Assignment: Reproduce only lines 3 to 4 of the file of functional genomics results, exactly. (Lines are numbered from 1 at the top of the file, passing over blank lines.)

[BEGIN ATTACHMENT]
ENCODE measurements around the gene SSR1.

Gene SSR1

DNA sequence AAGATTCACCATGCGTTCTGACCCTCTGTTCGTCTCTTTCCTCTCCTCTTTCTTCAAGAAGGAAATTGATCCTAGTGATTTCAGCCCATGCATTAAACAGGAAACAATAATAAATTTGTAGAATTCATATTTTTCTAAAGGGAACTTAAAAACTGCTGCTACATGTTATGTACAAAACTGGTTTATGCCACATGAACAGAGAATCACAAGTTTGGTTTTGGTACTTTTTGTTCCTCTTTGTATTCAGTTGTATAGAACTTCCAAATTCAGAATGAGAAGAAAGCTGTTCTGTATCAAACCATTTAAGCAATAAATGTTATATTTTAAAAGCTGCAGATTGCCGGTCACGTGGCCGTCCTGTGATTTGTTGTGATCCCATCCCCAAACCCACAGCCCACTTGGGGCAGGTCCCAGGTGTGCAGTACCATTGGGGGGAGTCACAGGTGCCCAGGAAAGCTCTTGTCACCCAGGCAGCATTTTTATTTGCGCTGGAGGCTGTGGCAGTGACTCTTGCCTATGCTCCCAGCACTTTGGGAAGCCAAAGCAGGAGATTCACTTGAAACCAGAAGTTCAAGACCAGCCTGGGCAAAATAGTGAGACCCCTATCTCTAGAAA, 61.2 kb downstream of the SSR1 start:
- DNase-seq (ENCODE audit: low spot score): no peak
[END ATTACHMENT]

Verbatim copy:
DNA sequence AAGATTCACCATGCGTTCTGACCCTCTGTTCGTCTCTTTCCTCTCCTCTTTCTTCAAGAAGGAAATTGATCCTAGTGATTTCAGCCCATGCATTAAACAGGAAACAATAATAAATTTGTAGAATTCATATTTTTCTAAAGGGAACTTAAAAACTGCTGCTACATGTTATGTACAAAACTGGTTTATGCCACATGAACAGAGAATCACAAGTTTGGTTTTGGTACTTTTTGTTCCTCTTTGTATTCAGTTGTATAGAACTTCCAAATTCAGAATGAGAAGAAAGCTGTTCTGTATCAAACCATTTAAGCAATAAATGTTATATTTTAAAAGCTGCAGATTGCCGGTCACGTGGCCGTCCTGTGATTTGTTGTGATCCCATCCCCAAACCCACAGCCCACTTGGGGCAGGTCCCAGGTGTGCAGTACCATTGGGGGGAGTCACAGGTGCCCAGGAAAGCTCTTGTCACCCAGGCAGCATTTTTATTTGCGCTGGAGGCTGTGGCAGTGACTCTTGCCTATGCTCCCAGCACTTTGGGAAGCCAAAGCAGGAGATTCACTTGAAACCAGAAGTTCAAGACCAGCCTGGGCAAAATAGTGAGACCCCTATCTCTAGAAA, 61.2 kb downstream of the SSR1 start:
- DNase-seq (ENCODE audit: low spot score): no peak